I had the opportunity to find out a bit more about the Kinect SDK for Windows in a session held at the Microsoft Campus on Tuesday morning. If you aren’t aware of it, the development kit provides a series of software tools to allow developers to use the Kinect controller in the Windows environment. There has been quite a lot of activity developing Kinect in Windows, but until now it’s been done using an SDK that was reverse-engineered by the Open Source community. The offical kit gives access to more functionality.
It’s impressive stuff, and the maths in particular behind how it works are very clever indeed. It’s one of those bits of technology that, when you see it, you kind of have to turn off your mind as to how it works and just accept that it does. And it’s causing quite a stir, where I have already have had requests from companies thinking how it might be used in fields as diverse as banking and online retailing.
We are starting to scratch the surface of how humans might interact with computers without a physical device acting as interface. The ways in which we commonly interact with computers (the WIMP – Windows, Icons, Menus, Pointing devices model) have been around in concept for around 40 years, and in commercial form since the mid-80s. The ways in which we interact with other computing devices (modern cars, for example) even longer. Completely reconceptualising our computer interaction is possibly going to take a long time.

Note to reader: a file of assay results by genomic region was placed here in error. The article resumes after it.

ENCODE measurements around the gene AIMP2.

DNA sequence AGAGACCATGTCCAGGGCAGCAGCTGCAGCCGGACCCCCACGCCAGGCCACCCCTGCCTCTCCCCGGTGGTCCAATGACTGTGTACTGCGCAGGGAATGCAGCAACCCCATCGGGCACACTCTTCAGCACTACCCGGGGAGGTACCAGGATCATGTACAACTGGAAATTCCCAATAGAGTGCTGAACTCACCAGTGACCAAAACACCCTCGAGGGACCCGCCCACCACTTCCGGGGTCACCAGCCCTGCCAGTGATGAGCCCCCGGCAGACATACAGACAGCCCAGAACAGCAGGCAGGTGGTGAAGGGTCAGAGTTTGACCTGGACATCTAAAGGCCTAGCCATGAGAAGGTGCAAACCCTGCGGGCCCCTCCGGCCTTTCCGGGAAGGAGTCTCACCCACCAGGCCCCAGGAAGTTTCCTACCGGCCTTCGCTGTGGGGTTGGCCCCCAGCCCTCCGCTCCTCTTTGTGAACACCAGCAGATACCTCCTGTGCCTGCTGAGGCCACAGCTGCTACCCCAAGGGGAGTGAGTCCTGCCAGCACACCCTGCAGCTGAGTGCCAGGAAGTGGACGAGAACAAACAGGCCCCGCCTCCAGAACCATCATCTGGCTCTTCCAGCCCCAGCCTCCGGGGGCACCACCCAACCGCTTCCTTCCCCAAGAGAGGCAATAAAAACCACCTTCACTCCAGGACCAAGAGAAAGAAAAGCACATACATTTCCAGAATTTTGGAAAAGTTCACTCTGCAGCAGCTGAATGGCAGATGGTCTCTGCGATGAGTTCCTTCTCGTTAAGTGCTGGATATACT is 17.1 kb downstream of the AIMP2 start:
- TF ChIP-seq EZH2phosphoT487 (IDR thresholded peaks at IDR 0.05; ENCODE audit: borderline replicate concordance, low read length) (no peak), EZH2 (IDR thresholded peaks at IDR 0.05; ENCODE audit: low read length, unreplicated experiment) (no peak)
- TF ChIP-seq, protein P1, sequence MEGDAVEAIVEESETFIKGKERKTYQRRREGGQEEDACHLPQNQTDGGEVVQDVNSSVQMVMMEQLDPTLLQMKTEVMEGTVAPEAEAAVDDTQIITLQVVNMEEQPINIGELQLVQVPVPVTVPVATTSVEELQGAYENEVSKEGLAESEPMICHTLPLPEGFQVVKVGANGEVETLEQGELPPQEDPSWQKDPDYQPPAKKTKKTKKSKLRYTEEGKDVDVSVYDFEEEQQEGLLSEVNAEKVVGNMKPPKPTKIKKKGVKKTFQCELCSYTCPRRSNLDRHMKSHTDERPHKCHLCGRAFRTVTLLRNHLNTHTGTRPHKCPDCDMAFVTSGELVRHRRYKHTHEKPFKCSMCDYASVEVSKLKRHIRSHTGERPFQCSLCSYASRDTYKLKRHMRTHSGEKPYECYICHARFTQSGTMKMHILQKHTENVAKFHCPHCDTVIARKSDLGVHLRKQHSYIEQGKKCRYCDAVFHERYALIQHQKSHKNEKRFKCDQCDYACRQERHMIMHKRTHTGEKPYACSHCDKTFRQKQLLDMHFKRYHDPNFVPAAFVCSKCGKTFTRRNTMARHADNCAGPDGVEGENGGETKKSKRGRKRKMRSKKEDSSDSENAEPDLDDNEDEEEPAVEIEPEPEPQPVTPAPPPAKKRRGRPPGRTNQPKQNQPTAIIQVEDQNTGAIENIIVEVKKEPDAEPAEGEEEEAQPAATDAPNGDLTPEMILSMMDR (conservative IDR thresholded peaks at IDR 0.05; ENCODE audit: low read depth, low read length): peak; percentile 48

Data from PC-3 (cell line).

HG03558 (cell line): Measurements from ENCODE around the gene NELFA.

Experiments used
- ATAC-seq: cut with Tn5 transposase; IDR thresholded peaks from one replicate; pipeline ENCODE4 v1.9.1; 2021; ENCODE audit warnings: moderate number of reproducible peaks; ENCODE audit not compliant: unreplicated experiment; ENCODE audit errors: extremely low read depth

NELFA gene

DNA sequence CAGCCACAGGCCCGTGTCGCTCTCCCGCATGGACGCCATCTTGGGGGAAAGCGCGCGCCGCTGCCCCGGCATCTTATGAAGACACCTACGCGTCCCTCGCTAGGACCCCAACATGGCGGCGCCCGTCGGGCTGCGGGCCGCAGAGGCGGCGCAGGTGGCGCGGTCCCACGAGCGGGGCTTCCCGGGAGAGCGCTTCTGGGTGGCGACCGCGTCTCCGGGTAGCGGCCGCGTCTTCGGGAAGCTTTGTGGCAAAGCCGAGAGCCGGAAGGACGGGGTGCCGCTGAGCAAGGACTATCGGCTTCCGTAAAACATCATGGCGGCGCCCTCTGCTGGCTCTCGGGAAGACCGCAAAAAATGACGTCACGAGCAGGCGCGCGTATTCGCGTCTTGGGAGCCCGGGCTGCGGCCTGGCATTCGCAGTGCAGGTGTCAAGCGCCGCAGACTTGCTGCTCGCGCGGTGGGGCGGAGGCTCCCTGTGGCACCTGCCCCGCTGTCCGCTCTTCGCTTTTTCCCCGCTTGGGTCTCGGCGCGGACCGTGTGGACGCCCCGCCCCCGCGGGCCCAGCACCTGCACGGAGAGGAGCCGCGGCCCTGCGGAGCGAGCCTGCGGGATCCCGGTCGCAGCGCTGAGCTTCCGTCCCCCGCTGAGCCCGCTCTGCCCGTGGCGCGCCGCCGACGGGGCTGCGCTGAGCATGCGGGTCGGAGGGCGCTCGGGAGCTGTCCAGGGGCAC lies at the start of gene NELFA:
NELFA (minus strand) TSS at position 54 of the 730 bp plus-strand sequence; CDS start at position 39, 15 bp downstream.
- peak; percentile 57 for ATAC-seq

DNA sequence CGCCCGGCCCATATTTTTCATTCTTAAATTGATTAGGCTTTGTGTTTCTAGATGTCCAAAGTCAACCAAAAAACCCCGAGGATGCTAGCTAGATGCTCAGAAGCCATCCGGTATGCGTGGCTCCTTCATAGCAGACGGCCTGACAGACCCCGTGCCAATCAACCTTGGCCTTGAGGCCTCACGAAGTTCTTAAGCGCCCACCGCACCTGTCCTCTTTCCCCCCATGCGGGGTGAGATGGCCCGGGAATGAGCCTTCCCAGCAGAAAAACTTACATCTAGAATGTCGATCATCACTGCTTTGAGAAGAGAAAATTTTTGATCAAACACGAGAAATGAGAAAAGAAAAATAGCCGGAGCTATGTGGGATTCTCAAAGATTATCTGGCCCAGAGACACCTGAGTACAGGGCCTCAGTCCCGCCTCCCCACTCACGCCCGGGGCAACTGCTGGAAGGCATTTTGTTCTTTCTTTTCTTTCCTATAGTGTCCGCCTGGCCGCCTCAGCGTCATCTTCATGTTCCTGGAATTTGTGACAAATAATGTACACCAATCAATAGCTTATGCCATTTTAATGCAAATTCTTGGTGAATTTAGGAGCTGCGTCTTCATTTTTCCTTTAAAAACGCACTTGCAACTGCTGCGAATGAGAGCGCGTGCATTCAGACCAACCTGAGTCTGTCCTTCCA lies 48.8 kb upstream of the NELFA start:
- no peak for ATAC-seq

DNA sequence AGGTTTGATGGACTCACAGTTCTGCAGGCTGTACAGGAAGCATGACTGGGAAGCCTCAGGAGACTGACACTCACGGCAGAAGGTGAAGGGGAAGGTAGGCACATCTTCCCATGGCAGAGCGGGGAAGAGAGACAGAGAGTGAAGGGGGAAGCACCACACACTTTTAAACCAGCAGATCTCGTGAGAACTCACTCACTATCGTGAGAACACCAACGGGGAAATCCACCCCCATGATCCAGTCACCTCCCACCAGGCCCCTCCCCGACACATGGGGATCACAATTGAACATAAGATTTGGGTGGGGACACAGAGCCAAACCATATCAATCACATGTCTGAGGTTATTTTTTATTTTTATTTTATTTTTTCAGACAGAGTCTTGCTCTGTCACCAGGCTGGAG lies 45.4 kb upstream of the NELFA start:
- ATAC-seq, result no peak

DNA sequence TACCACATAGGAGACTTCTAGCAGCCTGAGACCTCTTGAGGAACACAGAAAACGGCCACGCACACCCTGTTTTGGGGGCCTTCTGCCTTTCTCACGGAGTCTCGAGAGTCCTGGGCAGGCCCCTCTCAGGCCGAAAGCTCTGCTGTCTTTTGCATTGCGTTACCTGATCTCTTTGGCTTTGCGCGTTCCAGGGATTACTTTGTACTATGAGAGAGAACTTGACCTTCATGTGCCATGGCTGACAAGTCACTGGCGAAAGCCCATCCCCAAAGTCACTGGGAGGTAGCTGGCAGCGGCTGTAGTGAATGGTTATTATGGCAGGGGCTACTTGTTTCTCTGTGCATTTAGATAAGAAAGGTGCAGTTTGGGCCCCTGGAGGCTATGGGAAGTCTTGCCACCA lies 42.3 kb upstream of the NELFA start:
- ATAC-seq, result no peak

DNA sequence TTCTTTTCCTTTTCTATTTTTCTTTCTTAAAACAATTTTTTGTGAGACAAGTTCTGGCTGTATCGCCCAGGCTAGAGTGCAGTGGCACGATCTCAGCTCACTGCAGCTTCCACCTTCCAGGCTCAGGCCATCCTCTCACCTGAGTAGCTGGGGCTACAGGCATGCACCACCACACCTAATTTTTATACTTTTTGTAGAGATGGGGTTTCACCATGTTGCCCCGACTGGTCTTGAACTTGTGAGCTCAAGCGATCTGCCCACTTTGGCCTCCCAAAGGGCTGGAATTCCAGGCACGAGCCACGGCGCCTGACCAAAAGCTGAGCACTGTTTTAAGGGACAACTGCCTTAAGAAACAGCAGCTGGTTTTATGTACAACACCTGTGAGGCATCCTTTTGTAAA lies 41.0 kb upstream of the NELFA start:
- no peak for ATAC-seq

Why? Well, because personally I’m going to feel like a bit of a prat waving my arms around in the air to control a computer. Much in the same way that I feel a bit of a prat talking to a computer (on IVR systems for example. And I also feel a bit of a prat when on video (although my vain egotism gets me through that a lot of the time). And I’m sure that I’m not alone in those insecurities along with many others. (As an aside, I also know people who feel that using something like a QWERTY keyboard is something somewhat beneath them because they come from a certain generation where typing was done by secretaries, but that’s another story).
One of my holiday reads was Future Babble, by Dan Gardner (who wrote the wonderful Risk that I’ve mentioned more than a few times on these pages). In it, Gardner explores why we so like listening to people predicting the future, and how most pundits are wrong most of time. Research that he quotes concludes that if you want to predict the future, your best probability of being right is to predict that it’ll be the same as it is today.
I’m learning – I reckon that human-computer interaction in the next few years is going to be much less different from today than some may think. Consider that the biggest innovation in the past 20 years has been the recent adoption of touch screens, and all they do is replace a mouse with your finger. Consider also that the QWERTY keyboard has been prevalent since the late 1800s. The technology might be possible, but actually we have human habit that gets in the way of dramatic change over a short period. I think it’s going to take a longer while that we may think today to fundamentally change how we interact with computers…